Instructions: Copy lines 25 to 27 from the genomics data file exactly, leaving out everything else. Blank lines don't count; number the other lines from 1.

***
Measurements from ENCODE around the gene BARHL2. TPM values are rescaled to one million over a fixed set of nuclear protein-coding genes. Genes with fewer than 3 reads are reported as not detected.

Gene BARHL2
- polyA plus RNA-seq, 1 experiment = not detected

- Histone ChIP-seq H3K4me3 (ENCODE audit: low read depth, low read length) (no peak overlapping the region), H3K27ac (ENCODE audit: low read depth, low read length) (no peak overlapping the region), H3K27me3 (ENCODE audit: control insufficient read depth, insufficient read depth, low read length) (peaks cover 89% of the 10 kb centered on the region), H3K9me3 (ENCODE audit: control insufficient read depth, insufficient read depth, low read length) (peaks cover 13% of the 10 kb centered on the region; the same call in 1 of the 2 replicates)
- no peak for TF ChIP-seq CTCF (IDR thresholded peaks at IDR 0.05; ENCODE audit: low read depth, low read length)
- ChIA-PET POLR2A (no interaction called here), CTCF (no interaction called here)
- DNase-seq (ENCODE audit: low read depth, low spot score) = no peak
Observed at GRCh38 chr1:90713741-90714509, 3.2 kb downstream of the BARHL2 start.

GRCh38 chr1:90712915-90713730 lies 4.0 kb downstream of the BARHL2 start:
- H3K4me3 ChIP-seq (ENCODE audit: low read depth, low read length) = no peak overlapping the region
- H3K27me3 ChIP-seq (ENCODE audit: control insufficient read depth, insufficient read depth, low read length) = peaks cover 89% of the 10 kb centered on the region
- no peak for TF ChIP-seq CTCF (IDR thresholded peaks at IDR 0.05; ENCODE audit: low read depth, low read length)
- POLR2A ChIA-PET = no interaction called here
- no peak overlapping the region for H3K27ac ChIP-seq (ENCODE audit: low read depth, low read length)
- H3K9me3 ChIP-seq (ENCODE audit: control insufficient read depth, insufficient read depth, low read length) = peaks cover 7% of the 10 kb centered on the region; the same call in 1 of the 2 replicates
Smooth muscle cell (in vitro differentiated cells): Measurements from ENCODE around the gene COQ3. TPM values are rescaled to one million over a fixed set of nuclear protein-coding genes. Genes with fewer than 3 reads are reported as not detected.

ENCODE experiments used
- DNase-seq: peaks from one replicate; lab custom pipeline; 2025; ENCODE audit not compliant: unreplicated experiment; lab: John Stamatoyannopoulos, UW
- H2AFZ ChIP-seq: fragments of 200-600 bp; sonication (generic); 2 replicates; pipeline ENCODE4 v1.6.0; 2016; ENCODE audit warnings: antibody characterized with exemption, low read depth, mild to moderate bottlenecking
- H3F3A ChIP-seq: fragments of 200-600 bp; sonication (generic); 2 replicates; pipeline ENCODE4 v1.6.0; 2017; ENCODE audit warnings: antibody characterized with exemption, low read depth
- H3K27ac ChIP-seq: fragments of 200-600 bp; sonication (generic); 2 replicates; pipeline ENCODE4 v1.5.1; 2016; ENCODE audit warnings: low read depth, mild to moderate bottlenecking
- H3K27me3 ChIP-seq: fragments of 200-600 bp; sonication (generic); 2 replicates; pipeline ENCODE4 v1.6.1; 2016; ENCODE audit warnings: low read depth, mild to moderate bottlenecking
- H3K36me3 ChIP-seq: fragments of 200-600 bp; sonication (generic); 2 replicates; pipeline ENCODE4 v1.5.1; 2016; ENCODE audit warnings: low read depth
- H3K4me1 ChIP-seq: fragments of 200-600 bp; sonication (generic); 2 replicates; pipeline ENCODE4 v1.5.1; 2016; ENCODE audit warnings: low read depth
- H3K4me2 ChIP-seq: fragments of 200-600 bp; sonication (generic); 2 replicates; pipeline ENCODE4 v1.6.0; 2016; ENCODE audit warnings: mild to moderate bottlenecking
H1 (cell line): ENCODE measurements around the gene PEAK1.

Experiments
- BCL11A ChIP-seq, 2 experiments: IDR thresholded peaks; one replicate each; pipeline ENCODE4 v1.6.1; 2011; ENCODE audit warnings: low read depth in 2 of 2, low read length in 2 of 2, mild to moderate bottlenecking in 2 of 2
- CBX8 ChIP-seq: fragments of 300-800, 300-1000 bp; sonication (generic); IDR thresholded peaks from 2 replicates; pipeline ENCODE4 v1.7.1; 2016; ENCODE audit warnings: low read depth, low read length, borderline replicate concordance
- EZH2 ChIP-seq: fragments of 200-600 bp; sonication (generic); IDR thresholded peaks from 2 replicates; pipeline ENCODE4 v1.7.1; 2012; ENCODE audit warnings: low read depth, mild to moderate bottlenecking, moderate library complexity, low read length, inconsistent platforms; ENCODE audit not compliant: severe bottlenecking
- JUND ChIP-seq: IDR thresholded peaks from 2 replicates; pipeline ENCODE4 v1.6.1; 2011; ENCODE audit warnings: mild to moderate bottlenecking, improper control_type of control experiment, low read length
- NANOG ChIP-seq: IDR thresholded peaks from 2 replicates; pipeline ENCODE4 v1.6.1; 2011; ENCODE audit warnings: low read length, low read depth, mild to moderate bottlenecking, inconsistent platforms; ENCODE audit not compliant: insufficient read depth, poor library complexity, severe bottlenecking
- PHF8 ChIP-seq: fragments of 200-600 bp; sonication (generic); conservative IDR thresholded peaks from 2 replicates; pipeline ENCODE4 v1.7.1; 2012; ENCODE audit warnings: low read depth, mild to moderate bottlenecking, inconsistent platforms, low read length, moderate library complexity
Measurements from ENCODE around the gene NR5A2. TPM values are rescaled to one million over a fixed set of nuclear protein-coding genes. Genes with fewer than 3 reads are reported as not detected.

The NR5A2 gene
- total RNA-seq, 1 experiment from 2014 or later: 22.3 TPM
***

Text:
- H3K4me2 ChIP-seq: fragments of 200-600 bp; sonication (generic); 2 replicates; pipeline ENCODE4 v1.6.0; 2016; ENCODE audit warnings: mild to moderate bottlenecking
H1 (cell line): ENCODE measurements around the gene PEAK1.

Experiments